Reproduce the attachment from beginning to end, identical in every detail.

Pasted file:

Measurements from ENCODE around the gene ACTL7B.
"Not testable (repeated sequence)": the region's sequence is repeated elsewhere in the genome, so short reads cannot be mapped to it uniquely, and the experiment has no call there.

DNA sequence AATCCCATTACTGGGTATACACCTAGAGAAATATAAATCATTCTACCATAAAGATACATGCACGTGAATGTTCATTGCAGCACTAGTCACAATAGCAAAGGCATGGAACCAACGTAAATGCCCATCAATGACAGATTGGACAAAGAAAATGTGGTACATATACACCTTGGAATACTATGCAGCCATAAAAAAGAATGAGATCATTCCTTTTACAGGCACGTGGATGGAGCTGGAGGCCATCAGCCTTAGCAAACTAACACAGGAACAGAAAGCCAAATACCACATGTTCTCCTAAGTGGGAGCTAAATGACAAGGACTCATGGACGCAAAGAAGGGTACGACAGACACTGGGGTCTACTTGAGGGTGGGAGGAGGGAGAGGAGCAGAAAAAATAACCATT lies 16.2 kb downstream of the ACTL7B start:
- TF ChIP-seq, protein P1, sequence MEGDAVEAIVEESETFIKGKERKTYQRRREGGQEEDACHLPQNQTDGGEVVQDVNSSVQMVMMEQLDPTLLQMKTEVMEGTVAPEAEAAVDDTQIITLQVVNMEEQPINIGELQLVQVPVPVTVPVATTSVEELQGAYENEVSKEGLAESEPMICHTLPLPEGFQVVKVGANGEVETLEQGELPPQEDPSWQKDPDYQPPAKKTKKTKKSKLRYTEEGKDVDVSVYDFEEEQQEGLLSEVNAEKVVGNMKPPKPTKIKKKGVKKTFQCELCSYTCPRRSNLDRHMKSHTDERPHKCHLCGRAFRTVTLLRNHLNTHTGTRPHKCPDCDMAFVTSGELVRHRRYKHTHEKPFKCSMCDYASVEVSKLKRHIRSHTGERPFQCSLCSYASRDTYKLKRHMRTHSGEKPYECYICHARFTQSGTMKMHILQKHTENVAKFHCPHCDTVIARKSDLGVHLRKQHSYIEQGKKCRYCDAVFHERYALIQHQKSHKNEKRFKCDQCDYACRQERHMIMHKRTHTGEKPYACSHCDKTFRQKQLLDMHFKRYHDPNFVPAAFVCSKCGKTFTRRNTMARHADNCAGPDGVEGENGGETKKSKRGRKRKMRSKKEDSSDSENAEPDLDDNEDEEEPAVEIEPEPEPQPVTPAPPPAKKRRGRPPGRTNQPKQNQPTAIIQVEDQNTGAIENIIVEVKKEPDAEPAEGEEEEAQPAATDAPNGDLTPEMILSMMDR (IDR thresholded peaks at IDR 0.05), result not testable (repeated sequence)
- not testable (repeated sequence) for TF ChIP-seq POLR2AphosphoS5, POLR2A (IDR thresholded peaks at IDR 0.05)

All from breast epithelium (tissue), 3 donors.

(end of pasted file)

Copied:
Measurements from ENCODE around the gene ACTL7B.
"Not testable (repeated sequence)": the region's sequence is repeated elsewhere in the genome, so short reads cannot be mapped to it uniquely, and the experiment has no call there.

DNA sequence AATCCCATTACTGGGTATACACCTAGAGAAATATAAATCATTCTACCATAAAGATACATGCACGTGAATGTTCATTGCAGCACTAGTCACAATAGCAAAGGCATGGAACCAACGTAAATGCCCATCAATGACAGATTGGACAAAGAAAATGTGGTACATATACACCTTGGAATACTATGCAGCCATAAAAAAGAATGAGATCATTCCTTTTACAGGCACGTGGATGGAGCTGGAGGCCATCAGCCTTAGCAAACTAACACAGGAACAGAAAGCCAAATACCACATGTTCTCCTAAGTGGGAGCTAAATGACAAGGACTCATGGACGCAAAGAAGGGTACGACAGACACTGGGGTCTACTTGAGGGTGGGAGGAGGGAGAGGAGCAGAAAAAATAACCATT lies 16.2 kb downstream of the ACTL7B start:
- TF ChIP-seq, protein P1, sequence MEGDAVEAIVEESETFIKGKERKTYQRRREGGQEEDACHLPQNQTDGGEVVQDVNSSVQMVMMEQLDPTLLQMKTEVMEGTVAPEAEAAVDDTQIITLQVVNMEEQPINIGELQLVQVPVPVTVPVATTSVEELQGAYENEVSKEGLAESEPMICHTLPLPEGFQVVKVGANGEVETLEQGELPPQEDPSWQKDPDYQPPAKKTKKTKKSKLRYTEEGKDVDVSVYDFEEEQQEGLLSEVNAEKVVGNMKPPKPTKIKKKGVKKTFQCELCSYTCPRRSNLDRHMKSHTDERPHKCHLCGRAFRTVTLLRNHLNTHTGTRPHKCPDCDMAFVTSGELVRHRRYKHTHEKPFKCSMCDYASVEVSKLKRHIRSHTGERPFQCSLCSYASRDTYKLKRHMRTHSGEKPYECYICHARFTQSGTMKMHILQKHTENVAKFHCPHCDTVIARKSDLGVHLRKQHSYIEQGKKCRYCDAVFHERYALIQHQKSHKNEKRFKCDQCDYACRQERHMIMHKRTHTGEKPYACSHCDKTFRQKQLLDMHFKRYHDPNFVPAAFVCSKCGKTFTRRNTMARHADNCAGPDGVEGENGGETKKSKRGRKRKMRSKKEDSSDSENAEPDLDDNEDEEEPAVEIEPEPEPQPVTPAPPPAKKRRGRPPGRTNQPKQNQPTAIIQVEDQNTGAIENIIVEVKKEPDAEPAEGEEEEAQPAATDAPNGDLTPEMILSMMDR (IDR thresholded peaks at IDR 0.05), result not testable (repeated sequence)
- not testable (repeated sequence) for TF ChIP-seq POLR2AphosphoS5, POLR2A (IDR thresholded peaks at IDR 0.05)

All from breast epithelium (tissue), 3 donors.